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6 Types of Positive Risk

 , August 26, 2015 updated on October 18, 2016
Positive risk is the potential that you'll achieve too much of a good thing.
Risk is generally thought of in terms of completely negative outcomes such as financial losses. However, it is also common for businesses and individuals to make exact targets for positive outcomes. In other words, it is sometimes desirable to avoid too much of a good thing. If this is your goal, positive risk can be a useful idea.
Positive risk is a misunderstood and controversial concept. Many individuals are convinced it doesn't exist and firmly believe that risk only applies to negative future outcomes. Nevertheless, the concept of positive risk is firmly enshrined in the risk management practices of many industries. It is an increasingly accepted idea.
The reason that positive risk is attractive from a risk management perspective is that you're often trying to hit a target rather than just trying to avoid something. The following are a few examples of positive risks.

1. Economic Risk

A low unemployment rate is a good thing. However, it is common for policy makers to avoid the positive risk that the unemployment rate dips too low. An extremely low unemployment rate tends to trigger inflation as the supply of workers dries up and employees begin to demand higher and higher salaries to switch jobs.

2. Project Risk

Project Managers manage the risk that a project is over budget and the positive risk that it is under budget. Under budget projects are usually viewed as the result of inflated estimates that potentially tied up resources unnecessarily.

3. Supply Chain Risk

It is increasingly common for supply chains to run on a Just in Time method of inventory control whereby inputs arrive just as they are needed. As such, positive supply chain risks such as early deliveries are commonly managed.

4. Engineering Risk

Engineers may manage the risk that a building won't last long enough. They may also many the positive risk that it is built to last too long. In other words, an office building built to last 10,000 years was likely over-engineered from the perspective of those financing the project.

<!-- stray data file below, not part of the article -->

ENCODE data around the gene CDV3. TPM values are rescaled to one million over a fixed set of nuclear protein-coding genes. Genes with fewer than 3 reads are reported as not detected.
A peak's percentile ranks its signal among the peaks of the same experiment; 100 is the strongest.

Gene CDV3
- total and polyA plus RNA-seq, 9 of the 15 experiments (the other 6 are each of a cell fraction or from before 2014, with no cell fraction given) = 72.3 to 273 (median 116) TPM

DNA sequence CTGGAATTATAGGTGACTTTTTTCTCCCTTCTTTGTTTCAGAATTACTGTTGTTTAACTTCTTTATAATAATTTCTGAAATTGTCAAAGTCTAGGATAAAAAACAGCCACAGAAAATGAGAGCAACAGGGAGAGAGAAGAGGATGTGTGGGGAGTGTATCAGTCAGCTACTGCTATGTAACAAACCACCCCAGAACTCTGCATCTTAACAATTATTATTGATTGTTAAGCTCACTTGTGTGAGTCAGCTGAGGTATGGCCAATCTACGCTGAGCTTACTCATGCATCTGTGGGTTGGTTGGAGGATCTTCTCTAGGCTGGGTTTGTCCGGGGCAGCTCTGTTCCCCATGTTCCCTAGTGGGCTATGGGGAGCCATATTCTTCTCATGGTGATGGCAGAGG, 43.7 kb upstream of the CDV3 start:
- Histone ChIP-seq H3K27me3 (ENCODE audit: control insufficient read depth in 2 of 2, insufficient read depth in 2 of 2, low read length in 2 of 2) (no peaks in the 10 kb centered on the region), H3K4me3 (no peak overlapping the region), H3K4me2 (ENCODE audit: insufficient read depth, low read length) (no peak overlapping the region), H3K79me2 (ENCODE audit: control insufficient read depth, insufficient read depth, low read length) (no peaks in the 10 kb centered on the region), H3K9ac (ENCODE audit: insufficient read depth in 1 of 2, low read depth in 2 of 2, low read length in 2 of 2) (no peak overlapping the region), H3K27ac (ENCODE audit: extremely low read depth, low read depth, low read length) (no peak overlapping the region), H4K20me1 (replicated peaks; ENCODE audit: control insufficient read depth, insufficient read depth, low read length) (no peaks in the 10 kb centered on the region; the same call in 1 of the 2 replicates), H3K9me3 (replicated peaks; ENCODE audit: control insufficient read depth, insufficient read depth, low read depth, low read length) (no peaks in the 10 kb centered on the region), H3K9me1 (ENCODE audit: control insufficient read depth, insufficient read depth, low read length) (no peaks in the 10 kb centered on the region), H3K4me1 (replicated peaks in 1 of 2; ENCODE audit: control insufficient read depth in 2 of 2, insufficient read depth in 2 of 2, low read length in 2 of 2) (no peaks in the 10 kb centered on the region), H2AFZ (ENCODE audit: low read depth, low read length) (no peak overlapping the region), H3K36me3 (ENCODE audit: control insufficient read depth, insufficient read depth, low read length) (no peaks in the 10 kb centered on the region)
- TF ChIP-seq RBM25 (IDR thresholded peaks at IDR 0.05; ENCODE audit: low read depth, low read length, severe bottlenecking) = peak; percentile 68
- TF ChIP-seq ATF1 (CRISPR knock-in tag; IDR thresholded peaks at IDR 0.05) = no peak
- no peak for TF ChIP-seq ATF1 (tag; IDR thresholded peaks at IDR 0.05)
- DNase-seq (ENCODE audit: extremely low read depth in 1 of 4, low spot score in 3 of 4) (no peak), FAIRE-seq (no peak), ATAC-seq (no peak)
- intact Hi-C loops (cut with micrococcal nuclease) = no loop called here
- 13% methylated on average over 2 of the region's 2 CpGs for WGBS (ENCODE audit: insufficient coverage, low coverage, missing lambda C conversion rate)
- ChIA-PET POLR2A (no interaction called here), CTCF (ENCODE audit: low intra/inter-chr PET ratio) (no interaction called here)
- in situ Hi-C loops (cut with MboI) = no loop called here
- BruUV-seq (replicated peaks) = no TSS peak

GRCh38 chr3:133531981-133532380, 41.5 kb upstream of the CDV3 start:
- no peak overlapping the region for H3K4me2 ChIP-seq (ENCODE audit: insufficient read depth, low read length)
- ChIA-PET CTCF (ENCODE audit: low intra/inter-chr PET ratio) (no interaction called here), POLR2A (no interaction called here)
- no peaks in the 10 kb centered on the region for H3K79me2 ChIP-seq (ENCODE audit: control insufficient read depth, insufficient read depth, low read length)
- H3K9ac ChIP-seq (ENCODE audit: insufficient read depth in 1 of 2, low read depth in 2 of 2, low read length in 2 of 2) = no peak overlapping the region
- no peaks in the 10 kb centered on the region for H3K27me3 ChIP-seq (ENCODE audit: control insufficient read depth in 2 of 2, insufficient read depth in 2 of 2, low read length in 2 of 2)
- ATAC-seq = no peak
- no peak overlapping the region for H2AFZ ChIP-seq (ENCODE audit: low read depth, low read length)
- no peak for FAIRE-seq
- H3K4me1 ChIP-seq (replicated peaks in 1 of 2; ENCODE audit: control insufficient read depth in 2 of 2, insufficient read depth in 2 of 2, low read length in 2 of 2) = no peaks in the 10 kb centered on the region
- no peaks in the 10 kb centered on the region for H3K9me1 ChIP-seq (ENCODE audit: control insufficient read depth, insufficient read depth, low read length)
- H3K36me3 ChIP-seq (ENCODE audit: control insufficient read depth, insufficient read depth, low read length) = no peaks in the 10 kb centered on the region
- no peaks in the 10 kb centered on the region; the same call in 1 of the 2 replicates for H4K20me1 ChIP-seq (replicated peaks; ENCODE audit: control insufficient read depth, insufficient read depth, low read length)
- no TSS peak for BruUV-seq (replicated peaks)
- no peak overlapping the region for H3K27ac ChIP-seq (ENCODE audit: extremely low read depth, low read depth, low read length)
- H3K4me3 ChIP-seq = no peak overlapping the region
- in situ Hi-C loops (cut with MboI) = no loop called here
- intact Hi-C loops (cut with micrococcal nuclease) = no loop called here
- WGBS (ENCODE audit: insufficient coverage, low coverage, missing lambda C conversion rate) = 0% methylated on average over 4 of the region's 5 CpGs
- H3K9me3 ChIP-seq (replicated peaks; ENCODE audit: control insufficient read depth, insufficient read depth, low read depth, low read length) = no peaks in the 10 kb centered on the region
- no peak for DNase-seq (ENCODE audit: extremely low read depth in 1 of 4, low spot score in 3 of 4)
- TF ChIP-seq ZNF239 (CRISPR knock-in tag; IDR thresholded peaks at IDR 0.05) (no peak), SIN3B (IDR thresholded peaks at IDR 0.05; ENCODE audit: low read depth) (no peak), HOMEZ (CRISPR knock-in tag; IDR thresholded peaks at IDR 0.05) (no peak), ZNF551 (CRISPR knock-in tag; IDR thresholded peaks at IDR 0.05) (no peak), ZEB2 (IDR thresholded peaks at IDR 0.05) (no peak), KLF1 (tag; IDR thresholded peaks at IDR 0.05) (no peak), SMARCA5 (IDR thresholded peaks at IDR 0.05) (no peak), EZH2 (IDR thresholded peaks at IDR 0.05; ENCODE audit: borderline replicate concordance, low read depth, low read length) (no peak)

5. Competitive Risk

A business may want to beat all competitors. However, a business that completely dominates a market may hope that their competitors survive so that they don't attract the attention of regulators who view the business as a monopoly.

6. Technology Risk

In the pursuit to advance technology their are risks that technology could become so advanced so as to be destructive to things that humans value such as culture or life itself. For example, the risk that artificial intelligence will grow to dominate things that humans now control. The potential for machines to become too smart could be viewed as a positive risk.


This is the complete list of articles we have written about risk.
AI Risk
Risk Avoidance
Brand Risk
Budget Risk
Business Risks
Change Risk
Compliance Risk
Concentration Risk
Cost Risk
Country Risk
Credit Risk
Demand Risk
Dread Risk
Economic Risk
Exchange Rates
Existential Risk
External Risk
Financial Risk
Force Majeure
Good Risk
Health & Safety
Human Error
Risk Identification
Infinite Risk
Inflation Risk
Inherent Risk
Interest Rates
Internal Risks
Investing Risk
Legal Risk
Liquidity Risk
Model Risk
Natural Disasters
Negative Risk
Operations Risk
Passive Risk
Personal Risk
Political Risk
Process Risk
Procurement Risk
Product Risk
Project Risk
Pure Risk
Quality Risk
Risk Mitigation
Refinancing Risk
Regulatory Risk
Reputational Risk
Residual Risk
Resource Risk
Revenue Risk
Risk Appetite
Risk Aversion
Risk Examples
Risk Management
Risk Management Process
Risk Matrix
Risk Meaning
Risk Measurement
Risk Taking
Risk Tolerance
Risk Triggers
Risk vs Issue
Risk vs Opportunity
Risk vs Uncertainty
Risk-Reward Ratio
Seasonal Risk
Secondary Risk
Security Risk
Settlement Risk
Risk Sharing
Speculative Risk
Strategic Risk
Strategy Risk
Supply Risk
Systemic Risk
Tactical Risk
Taxation Risk
Technology Risk
Risk Transfer
Unforced Error
Upside Risk
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